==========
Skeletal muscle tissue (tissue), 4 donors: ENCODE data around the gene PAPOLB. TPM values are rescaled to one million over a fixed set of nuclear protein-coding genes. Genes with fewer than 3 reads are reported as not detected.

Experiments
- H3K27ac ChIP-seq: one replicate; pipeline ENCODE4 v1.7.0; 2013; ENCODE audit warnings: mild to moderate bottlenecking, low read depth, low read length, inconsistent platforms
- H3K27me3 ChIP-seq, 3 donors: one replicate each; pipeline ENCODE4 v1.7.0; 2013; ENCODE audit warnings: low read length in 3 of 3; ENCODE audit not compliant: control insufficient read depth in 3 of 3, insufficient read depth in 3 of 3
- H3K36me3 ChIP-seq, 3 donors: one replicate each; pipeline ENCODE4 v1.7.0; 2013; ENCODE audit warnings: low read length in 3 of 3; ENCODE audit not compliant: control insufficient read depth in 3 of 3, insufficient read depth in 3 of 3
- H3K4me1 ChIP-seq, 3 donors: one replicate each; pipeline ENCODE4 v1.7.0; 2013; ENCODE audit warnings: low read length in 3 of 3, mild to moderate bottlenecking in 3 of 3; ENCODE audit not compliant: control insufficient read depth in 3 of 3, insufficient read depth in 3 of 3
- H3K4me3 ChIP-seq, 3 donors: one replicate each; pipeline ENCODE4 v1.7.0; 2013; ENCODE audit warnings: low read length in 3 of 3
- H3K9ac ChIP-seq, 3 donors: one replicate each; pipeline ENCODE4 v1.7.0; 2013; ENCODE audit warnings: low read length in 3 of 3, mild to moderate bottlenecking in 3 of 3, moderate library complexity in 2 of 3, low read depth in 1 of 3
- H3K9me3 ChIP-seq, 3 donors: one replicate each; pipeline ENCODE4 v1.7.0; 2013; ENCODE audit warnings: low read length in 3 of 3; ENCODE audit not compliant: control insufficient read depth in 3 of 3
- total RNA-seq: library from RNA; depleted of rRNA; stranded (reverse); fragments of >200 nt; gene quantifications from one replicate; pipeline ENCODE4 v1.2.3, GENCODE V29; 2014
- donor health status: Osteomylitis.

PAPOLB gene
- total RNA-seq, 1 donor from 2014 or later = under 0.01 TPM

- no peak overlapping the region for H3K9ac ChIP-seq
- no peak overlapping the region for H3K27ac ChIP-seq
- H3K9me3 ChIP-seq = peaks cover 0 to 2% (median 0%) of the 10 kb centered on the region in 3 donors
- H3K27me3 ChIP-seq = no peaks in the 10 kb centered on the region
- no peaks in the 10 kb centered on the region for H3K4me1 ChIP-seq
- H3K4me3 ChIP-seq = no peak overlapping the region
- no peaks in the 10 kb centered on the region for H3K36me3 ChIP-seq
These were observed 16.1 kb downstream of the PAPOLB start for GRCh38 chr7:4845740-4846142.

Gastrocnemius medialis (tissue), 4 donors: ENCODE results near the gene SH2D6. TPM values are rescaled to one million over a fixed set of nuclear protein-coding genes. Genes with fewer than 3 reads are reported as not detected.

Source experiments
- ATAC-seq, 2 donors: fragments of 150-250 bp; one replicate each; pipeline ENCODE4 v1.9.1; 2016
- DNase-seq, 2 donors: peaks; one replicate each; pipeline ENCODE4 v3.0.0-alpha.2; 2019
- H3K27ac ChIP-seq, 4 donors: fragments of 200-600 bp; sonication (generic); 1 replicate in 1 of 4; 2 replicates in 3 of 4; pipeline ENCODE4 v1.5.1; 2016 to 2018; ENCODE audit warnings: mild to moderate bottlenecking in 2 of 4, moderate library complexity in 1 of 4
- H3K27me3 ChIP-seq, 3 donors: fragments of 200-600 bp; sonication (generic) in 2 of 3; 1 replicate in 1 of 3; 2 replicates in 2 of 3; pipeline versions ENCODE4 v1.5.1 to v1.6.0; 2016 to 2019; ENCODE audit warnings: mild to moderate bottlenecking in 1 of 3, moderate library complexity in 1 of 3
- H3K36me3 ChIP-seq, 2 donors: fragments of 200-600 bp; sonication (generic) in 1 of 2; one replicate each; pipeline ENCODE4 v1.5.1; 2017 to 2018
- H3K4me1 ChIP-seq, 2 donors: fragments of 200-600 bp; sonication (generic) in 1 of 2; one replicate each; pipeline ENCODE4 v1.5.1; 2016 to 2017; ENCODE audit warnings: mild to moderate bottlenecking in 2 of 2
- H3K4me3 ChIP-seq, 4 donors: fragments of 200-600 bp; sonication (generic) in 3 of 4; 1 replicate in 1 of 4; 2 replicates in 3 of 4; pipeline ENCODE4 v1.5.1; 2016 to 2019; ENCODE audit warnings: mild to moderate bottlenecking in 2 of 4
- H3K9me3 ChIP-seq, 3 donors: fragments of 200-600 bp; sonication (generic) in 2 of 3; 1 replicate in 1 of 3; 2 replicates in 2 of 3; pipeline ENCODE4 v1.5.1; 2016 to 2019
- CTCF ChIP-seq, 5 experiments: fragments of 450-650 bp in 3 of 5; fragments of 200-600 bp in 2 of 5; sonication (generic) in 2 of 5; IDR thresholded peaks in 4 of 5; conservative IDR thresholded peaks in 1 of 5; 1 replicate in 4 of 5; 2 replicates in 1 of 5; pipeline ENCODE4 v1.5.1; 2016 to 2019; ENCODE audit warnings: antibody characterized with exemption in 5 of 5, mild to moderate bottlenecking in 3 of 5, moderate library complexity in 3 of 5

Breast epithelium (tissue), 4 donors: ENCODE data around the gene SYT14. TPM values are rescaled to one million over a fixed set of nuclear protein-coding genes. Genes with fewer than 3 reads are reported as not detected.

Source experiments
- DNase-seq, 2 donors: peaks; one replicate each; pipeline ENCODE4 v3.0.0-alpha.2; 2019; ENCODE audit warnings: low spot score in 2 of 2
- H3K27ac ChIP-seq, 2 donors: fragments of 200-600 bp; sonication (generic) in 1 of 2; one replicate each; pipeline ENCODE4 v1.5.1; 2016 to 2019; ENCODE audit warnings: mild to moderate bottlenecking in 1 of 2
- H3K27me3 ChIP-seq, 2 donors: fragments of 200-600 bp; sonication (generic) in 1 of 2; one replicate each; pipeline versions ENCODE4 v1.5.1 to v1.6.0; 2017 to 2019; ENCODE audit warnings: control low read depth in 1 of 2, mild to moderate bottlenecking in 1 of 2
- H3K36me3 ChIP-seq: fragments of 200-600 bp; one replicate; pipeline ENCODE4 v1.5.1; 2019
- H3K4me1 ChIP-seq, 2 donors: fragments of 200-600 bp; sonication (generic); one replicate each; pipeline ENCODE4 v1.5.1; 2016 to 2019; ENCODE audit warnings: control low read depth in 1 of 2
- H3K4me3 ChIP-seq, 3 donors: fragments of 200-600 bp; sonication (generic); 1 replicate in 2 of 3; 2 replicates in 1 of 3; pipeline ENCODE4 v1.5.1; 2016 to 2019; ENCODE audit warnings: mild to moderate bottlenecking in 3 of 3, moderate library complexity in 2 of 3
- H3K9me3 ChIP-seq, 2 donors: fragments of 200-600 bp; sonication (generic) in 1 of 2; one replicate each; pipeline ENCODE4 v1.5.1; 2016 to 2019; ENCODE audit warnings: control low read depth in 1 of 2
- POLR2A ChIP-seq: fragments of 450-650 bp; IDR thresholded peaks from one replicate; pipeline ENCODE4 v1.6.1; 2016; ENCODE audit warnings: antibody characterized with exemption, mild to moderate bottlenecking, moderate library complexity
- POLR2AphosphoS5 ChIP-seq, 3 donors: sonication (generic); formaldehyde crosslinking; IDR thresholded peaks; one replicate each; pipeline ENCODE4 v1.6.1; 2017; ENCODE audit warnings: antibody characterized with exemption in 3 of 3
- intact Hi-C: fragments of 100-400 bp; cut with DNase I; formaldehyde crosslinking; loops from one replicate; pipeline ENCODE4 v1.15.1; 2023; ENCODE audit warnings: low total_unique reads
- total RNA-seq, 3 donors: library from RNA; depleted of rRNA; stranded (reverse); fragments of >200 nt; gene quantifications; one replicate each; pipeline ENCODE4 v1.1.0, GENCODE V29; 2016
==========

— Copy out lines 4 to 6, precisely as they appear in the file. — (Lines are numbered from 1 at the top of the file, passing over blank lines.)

- H3K27me3 ChIP-seq, 3 donors: one replicate each; pipeline ENCODE4 v1.7.0; 2013; ENCODE audit warnings: low read length in 3 of 3; ENCODE audit not compliant: control insufficient read depth in 3 of 3, insufficient read depth in 3 of 3
- H3K36me3 ChIP-seq, 3 donors: one replicate each; pipeline ENCODE4 v1.7.0; 2013; ENCODE audit warnings: low read length in 3 of 3; ENCODE audit not compliant: control insufficient read depth in 3 of 3, insufficient read depth in 3 of 3
- H3K4me1 ChIP-seq, 3 donors: one replicate each; pipeline ENCODE4 v1.7.0; 2013; ENCODE audit warnings: low read length in 3 of 3, mild to moderate bottlenecking in 3 of 3; ENCODE audit not compliant: control insufficient read depth in 3 of 3, insufficient read depth in 3 of 3